dient update rule. More generally, the proximal operator
associated with our regularization term λΩ, is the function
that maps a vector u ∈ Rpto the (unique) solution of
min
v∈Rp
1
2?u − v?2
2+ λΩ(v).
(2)
In the simpler setting where G is the set of singletons, Ω is
the ℓ1norm, and the proximal operator is the (elementwise)
soft-thresholding operator uj ?→ sign(uj)max(|uj| −
λ,0), j ∈ {1,...,p}. Similarly, when the groups in G
form a partition of the set of variables, we have a group
Lasso like penalty, and the proximal operator can be com-
puted in closed-form (see Bengio et al., 2009 and refer-
ences therein). This is a priori not possible anymore as
soon as some groups in G overlap, which is always the case
in our hierarchical setting with tree-structured groups.
3.2. Primal-Dual Interpretation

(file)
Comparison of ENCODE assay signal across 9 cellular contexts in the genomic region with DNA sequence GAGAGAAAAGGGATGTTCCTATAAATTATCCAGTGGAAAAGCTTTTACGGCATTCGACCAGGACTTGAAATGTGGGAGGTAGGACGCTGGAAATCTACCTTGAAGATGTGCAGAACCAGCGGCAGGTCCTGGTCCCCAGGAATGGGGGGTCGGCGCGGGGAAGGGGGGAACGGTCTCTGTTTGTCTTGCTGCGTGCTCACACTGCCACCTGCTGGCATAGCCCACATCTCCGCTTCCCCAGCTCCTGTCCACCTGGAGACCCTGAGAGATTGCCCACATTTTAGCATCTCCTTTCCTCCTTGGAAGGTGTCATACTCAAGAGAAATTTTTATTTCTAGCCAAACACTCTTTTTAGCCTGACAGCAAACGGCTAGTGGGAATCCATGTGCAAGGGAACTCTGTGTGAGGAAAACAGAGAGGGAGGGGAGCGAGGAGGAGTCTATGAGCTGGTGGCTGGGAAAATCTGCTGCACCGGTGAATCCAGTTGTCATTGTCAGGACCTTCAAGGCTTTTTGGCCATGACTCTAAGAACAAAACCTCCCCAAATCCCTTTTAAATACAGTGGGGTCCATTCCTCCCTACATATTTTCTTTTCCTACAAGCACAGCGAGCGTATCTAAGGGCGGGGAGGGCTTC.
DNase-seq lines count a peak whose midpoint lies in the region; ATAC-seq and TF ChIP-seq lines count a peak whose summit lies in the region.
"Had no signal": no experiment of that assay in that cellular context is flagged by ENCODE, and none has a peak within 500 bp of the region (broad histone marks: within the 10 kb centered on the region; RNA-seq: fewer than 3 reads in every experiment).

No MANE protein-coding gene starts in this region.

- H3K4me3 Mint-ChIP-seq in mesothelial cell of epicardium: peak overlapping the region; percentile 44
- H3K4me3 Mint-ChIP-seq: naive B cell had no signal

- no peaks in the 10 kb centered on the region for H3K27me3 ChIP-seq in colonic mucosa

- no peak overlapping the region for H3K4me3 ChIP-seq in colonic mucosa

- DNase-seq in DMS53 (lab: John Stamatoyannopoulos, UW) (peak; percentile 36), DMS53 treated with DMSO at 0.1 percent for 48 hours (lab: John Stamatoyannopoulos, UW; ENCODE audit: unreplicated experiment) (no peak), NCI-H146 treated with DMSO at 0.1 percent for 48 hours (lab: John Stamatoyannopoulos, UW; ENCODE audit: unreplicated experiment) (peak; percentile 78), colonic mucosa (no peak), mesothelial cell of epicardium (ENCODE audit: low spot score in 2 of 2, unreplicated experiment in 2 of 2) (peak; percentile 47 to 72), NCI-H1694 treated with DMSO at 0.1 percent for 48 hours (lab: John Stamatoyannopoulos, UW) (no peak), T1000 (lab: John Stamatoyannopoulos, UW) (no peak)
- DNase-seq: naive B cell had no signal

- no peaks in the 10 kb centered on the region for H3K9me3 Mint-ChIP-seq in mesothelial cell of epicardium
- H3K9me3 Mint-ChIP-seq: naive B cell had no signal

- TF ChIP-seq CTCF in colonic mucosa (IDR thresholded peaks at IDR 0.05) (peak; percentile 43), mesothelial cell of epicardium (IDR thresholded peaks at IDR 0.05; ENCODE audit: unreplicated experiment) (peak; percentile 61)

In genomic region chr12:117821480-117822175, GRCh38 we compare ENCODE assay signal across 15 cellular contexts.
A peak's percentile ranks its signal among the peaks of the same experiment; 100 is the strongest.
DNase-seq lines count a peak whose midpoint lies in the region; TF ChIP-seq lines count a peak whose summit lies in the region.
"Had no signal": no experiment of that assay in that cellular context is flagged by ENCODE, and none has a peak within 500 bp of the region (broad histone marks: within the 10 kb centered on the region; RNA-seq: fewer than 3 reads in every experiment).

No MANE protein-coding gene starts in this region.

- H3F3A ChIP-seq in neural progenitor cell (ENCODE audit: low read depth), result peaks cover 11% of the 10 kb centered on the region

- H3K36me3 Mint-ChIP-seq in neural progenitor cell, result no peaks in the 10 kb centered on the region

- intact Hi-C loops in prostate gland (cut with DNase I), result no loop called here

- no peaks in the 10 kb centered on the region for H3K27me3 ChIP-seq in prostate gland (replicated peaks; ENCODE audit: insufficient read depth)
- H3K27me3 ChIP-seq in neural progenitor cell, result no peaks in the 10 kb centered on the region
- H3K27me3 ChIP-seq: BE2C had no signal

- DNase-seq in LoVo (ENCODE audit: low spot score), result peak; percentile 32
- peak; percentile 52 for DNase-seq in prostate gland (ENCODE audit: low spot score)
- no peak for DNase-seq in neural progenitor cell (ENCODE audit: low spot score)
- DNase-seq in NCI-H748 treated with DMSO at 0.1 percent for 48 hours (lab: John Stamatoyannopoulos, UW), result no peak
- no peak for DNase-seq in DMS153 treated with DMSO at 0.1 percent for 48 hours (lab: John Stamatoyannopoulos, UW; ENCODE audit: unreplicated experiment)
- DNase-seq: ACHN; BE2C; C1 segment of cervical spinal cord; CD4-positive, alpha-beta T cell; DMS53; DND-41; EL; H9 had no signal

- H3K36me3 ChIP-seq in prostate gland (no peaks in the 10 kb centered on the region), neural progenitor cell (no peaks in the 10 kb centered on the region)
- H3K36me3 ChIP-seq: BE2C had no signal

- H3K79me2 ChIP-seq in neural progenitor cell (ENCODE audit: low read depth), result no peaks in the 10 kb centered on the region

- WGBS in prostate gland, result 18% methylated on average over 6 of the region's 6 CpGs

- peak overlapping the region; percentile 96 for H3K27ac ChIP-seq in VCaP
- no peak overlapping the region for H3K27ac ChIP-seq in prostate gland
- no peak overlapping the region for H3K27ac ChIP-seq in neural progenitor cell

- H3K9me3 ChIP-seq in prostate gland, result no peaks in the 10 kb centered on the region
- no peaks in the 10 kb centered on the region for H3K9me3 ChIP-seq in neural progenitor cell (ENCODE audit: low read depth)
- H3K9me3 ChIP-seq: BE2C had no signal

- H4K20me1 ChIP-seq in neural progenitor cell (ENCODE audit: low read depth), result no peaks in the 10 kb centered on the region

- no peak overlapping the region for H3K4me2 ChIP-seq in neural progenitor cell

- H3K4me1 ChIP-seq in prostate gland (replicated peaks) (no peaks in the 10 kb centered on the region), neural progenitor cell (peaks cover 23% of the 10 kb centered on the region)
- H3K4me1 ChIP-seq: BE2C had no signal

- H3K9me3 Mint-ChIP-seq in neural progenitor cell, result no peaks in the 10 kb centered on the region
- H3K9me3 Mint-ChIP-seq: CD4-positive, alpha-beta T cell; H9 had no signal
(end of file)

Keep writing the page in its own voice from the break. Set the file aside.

We now show that Eq. (2) can be solved with a primal-
dual approach. The procedure solves a dual formulation of
Eq. (2) involving the dual norm4of ?.?, denoted by ?.?∗,
and defined by ?κ?∗= max?z?≤1z⊤κ for any vector κ
in Rp. The formulation is described in the following lemma
that relies on conic duality (Boyd & Vandenberghe, 2004):
Lemma 1 (Dual of the proximal problem)
Let u ∈ Rpand let us consider the problem
max
ξ∈Rp×|G|−1
2
??u −
?
g∈G
ξg?2
2− ?u?2
2
?
s.t. ∀g ∈ G, ?ξg?∗≤ λwgand ξg
j= 0 if j / ∈ g,
(3)
where ξ = (ξg)g∈Gand ξg
the vector ξgin Rp. Then, problems (2) and (3) are dual to
each other and strong duality holds. In addition, the pair
of primal-dual variables {v,ξ} is optimal if and only if ξ
is a feasible point of the optimization problem (3), and
jdenotes the j-th coordinate of
v = u −?
∀g ∈ G,
g∈Gξg,
v⊤
or v|g= 0.
?
|gξg= ?v|g??ξg?∗and ?ξg?∗= λwg,
4It is easy to show that the dual norm of the ℓ2norm is the ℓ2